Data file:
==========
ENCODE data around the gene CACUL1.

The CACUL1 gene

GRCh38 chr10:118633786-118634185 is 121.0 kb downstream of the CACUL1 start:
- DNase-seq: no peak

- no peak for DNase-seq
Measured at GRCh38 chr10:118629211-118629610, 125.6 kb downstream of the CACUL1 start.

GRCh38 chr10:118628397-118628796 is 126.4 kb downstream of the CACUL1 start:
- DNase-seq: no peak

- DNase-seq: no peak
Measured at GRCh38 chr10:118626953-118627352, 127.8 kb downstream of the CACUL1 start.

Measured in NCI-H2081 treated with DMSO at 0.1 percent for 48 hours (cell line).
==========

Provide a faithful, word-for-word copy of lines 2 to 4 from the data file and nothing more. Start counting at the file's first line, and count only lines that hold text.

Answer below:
The CACUL1 gene

GRCh38 chr10:118633786-118634185 is 121.0 kb downstream of the CACUL1 start:
- DNase-seq: no peak